Hold the posture for as long as you can aiming to achieve at least ten minutes. In time this practice will become quite meditative. If over time you wish to bring a Qi Gong aspect into the practice then on the in breath focus on energy moving from the bubbling well points of the feet, rising up the back of the body to the Bai Hui point (the crown of the head) then down the outer aspect of the arm to the Lao Gung points (centre of the palm). On the out breath move the energy from the Lao Gong points up the inner aspect of the arm down the front of the body and the inner aspect of the legs and back to the Bubbling Well points. Repeat.

Level two in a triple shoulder width horse stance

Once you’ve reached 10 minutes turn the bricks on their side and do the same thing, build up to ten minutes. Once comfortable see if you can slowly turn your body pushing off either foot but not shifting the weight. Then try shifting the weight from side to side. Try standing on one leg (Crane Stance or Hanging Leg stance or similar) and one legged squats. Next being the practice of simple slow whole body movements (Xing Yi Quan practitioners may practise splitting slowly, Ba Gua Zhang adepts, white snake spits tongue, Wing Chun players may practise Siu Lim Tao etc).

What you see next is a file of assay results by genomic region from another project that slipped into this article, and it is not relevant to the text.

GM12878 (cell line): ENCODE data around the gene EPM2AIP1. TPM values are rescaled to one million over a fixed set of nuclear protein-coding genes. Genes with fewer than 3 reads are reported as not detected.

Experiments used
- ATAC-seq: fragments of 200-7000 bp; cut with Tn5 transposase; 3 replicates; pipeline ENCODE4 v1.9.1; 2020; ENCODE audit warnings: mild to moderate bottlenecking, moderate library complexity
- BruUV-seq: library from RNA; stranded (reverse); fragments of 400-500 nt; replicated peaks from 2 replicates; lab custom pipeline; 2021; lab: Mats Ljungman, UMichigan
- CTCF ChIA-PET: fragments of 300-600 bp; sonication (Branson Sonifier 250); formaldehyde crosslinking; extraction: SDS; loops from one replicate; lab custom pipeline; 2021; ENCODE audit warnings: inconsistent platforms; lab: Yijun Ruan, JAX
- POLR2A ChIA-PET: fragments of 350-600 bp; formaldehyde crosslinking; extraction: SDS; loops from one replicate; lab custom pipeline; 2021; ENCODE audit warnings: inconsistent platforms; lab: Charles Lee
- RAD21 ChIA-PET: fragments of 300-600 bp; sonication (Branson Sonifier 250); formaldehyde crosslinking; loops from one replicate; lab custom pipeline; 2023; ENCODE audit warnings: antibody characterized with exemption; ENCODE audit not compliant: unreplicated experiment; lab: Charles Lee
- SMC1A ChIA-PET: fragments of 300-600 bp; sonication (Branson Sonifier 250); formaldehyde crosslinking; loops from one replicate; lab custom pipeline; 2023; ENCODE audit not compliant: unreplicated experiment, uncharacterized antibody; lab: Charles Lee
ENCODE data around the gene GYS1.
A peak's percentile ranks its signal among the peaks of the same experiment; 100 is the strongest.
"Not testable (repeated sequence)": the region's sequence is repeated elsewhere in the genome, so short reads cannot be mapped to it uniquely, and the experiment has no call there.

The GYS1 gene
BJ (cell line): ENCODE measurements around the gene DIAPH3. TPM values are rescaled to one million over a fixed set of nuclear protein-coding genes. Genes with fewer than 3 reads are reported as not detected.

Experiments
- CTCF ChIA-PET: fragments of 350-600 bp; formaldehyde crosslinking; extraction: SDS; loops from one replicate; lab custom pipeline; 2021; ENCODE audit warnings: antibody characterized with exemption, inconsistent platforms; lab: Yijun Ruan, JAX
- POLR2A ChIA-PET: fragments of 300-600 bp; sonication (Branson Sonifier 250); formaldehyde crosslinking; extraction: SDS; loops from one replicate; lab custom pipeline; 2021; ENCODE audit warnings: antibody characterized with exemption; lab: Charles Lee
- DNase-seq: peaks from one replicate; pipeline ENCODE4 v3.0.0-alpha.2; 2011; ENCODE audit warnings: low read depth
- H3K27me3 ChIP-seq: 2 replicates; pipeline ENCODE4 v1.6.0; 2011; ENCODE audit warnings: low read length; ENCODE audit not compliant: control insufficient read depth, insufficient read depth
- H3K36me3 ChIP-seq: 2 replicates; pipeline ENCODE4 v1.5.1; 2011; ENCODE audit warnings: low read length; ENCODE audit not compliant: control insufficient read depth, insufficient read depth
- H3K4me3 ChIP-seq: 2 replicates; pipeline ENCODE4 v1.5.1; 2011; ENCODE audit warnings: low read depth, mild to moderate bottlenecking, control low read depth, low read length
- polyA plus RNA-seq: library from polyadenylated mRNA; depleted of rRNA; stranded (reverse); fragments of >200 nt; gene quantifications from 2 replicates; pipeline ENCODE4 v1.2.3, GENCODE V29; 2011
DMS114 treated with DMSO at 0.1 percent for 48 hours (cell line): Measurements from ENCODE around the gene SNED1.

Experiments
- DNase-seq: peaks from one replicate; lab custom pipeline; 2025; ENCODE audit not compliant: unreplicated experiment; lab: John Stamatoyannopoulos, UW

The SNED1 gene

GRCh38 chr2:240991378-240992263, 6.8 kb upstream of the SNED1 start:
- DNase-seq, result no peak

Level three in a basic Standing Stake (zhan zhuang) posture

Once the above practices are easy put the bricks up on their ends. Stand on them with the bubbling well points in the centre. Take this easy, it’s a big jump. Practice all the above exercises. By the time you can do ten minutes in a good stance on upturned bricks your balance should be quite good and your legs very strong.


Once stage three has been achieved you can try any of the following. To begin with the bricks on there sides again when first trying these exercises, plus make sure you can do them easily without bricks first! Take up a forward stance (style dependent for example Bow/Forward Stance) and see if you can develop the ability to punch/stirke full power without loosing balance? To do this the foot must ‘screw in’ to the point of balance rather then merely push off it. Once you can do this with ease try striking a Da Zhang (or Makiwara), wall bag or heavy bag. Can you get the recoil to go through your balance point?